AIMING to make waves in the world of skateboarding, a small start-up company in the seaside village of Ballybunion has created an eco-friendly skateboard out of bamboo and hemp.
“We have developed the world’s first all grass, sustainable, high-performance skateboard” says Grasshopper Skateboard founderd Barry Liston explaining that the 95% of skateboards are made from maple and that skateboard manufacturing is the number one global cause of maple deforestation.
Since setting up Ireland’s first skateboard manufacturing operation in 2014, Mr Liston has taken on one full time and two part-time employees and developed sales to seven retail outlets in Ireland and one distributor in the UK.
He’s preparing to launch a new Grasshopper Skateboards website in April and to develop sales in the UK while also discussing the possibility of a partnership arrangement with a US company.
A skateboarder with a degree in furniture technology and design, Mr Liston came up with the idea of a sustainable skateboard when asked to develop a solution to a problem while doing a Masters degree at Edinburgh University in 2012.
Encouraged by the response to his environmentally friendly skateboard, he signed up for the New Frontiers start-up programme in Tralee in 2014 and set up operations at a small retrofitted joinery close to the beach in Ballybunion.
Having created a full range, which includes short-board street skateboards, long boards and mini cruisers, Mr Liston entered and won the Kerry Best New Startup award in the Ireland’s Best Young Entrepreneur competition in October 2014 netting prize money of €20,000.
Selling first to Surf and Sail in Tralee, Grasshopper got a significant sales boost from an appearance on the Late Late Show Enterprise and Innovation Showcase in January last year. Securing €50,000 in Competitive Start funding from Enterprise Ireland in the summer helped with development.
Participating in the Access Silicone Valley programme in the US in October gave Mr Liston an opportunity to visit skateboard manufacturers and gain valuable insight into the world’s largest skateboard market.
“I travelled from San Francisco to San Diego and had meetings with three of the world’s top five skateboard companies,’’ he says. “No other company is doing a grass skateboard — it qualifies as grass if it grows back when it is cut down,’’ he adds.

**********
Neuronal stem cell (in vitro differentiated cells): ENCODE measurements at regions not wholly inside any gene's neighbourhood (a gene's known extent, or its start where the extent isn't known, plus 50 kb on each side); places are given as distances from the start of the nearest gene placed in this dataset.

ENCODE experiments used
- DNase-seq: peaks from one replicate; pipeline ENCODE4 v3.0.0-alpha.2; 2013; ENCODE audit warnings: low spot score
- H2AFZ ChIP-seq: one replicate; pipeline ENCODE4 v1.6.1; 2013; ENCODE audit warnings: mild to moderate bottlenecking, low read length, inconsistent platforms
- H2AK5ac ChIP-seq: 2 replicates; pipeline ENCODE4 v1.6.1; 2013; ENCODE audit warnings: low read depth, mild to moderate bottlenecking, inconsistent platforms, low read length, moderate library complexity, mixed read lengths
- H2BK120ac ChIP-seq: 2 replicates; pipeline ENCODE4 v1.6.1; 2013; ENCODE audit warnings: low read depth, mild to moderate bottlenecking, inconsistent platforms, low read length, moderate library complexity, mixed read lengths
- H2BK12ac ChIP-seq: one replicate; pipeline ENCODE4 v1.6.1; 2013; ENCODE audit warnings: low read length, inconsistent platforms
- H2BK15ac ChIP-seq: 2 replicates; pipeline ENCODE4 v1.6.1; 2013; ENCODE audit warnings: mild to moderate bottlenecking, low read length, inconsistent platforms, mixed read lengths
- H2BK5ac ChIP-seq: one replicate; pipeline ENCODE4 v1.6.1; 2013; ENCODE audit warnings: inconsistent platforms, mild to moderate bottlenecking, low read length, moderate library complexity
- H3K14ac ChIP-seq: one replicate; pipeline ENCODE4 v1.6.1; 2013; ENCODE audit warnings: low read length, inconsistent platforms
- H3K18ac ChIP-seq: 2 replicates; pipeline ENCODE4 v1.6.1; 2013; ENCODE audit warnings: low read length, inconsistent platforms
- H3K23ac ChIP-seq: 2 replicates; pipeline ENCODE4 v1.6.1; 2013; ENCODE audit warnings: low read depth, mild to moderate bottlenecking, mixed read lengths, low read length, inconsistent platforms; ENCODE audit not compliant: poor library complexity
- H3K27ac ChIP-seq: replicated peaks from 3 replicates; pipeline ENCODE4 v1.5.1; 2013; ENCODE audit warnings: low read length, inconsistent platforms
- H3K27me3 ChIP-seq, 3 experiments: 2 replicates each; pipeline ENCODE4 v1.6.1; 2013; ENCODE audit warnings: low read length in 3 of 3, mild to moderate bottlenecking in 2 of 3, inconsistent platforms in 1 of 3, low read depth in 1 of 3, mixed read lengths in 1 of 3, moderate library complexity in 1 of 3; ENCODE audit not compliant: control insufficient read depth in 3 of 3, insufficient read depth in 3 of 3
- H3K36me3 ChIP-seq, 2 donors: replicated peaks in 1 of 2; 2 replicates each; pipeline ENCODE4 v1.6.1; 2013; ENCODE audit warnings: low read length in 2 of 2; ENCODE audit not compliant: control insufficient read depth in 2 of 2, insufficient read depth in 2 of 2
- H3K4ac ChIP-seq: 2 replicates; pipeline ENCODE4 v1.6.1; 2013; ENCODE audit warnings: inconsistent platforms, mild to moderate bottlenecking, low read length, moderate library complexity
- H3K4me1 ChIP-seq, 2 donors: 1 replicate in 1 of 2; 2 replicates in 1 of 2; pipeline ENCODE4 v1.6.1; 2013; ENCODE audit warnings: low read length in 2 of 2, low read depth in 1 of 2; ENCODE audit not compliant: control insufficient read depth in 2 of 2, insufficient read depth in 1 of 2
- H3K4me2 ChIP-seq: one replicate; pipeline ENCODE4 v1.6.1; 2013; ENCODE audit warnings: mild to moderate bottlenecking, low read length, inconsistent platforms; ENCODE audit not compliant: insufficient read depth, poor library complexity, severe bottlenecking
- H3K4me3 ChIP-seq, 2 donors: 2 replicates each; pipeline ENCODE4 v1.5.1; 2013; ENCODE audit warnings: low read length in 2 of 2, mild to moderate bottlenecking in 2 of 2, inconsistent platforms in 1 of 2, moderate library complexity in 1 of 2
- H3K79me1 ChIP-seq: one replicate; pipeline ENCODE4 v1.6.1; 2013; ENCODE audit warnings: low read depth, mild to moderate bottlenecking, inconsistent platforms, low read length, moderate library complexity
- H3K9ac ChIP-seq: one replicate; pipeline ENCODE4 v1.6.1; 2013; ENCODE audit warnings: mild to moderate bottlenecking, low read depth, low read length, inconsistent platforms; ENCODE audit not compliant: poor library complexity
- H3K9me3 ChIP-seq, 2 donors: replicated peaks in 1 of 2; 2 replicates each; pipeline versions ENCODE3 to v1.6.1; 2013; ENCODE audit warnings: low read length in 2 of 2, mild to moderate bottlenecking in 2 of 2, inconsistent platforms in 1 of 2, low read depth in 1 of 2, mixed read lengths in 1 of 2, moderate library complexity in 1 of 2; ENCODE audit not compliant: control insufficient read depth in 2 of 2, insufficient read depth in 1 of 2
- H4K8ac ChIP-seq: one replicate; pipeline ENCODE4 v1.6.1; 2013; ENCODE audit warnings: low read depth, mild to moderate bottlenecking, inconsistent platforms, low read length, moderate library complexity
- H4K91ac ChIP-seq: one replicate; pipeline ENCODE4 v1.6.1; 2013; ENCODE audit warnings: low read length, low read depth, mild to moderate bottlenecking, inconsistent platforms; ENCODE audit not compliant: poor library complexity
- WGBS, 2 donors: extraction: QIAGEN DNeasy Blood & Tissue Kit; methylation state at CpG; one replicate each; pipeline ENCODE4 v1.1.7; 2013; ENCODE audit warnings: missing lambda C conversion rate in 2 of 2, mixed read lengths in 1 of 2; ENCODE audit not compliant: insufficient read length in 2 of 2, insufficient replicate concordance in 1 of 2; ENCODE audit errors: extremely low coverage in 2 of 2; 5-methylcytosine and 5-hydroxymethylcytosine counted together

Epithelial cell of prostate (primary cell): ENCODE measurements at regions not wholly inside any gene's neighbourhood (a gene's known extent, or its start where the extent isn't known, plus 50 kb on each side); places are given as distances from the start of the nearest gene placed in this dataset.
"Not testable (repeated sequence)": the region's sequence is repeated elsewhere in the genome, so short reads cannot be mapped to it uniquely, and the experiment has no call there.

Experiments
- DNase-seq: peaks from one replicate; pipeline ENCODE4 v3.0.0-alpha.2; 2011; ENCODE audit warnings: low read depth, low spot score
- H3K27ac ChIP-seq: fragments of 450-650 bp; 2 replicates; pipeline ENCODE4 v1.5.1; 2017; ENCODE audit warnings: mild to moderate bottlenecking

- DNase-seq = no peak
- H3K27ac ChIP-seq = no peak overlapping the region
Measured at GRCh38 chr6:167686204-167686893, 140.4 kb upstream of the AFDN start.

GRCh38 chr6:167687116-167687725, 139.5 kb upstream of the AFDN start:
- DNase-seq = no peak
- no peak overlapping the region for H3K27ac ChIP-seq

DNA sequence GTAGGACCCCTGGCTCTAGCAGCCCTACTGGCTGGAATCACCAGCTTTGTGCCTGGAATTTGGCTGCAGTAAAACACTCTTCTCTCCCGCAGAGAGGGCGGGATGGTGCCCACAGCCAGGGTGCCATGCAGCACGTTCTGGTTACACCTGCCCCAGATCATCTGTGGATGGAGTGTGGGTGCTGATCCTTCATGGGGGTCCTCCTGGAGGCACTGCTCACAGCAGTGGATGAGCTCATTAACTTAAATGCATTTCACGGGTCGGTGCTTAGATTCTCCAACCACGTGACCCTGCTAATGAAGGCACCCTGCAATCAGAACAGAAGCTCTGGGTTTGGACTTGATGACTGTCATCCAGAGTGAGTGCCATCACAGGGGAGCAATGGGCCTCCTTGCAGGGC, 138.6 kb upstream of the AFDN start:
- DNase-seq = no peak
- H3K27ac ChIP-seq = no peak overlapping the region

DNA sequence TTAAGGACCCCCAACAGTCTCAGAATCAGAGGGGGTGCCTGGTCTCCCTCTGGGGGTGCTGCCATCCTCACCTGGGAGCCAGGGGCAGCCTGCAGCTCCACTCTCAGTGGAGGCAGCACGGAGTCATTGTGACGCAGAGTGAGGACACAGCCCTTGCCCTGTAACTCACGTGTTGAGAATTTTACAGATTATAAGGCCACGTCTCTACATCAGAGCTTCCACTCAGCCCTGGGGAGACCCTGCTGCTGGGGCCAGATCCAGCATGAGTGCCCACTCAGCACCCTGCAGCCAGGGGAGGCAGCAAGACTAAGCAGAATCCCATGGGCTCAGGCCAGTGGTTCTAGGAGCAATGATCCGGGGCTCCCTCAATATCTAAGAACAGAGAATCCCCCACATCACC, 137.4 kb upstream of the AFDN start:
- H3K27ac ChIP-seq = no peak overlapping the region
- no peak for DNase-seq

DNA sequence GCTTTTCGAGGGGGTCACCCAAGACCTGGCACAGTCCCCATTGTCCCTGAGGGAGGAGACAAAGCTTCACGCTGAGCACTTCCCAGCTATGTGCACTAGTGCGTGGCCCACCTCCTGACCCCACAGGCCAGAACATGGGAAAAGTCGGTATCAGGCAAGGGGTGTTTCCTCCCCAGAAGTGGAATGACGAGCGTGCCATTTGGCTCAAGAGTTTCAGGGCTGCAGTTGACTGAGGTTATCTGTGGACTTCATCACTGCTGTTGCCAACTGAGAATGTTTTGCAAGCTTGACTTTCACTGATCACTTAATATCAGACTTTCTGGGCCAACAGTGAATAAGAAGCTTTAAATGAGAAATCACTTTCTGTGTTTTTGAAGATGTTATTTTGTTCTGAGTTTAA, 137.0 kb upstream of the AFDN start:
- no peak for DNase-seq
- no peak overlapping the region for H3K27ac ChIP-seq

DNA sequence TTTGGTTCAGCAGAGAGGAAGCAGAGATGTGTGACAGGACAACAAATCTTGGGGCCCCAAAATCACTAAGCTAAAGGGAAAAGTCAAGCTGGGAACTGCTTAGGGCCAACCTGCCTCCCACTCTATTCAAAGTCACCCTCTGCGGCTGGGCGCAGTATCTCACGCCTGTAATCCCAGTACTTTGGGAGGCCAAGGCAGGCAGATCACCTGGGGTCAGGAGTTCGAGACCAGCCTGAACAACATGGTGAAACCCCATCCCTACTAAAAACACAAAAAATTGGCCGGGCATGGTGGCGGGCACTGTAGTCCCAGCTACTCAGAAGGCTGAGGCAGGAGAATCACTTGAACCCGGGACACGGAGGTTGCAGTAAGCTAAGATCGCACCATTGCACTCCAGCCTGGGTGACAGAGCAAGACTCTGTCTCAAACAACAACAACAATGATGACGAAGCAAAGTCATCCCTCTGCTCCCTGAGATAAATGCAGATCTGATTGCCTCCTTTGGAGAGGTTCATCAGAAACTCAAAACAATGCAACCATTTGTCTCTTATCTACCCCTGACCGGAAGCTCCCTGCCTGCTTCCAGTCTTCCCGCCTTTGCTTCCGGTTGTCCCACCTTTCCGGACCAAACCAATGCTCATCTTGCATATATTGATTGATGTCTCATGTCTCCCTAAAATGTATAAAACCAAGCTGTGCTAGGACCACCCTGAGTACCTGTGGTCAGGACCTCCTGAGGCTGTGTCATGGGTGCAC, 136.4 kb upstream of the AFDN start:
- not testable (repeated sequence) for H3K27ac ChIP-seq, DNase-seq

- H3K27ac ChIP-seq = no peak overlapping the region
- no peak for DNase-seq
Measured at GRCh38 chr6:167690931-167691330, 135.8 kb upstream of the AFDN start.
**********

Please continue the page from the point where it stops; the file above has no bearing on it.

Already using social media to publicise his company, Mr Liston is now preparing to launch an e-commerce website in April which will include customizable boards. Grasshopper now offers full skateboards costing between €90 and €260 but Mr Liston expects the biggest seller to be decks — parts of the skateboard which have to be replaced regularly, which the company offers for a cost of between €50 and €150.
The goal is to sell to all the main skateboard retailers in Ireland and the UK by 2017. For this, the company needs funding and will be launching a crowdfunding campaign on Kickstarter later in the year.
“The world-wide skateboard market is worth €4.8bn and is growing — it is estimated that there are now 40m skateboard users. The largest market in Europe is Germany, followed by the UK and Spain.”
He says the advantages of Grasshopper boards go beyond being environmentally friendly — they are 20% stronger, 10% lighter and 9% more flexible.
“Being lighter gets users higher off the ground and being more flexible gives them a better pop for spins, tricks and flips.”
In the future, the company plans to develop a wide range of sustainable products, including surfboards and wakeboards, as well as skis and hurleys.
It is currently working on a new version of the Grasshopper skateboard in preparation for a launch in six months.
Ballybunion, Co Kerry
Barry Liston. Staff: Two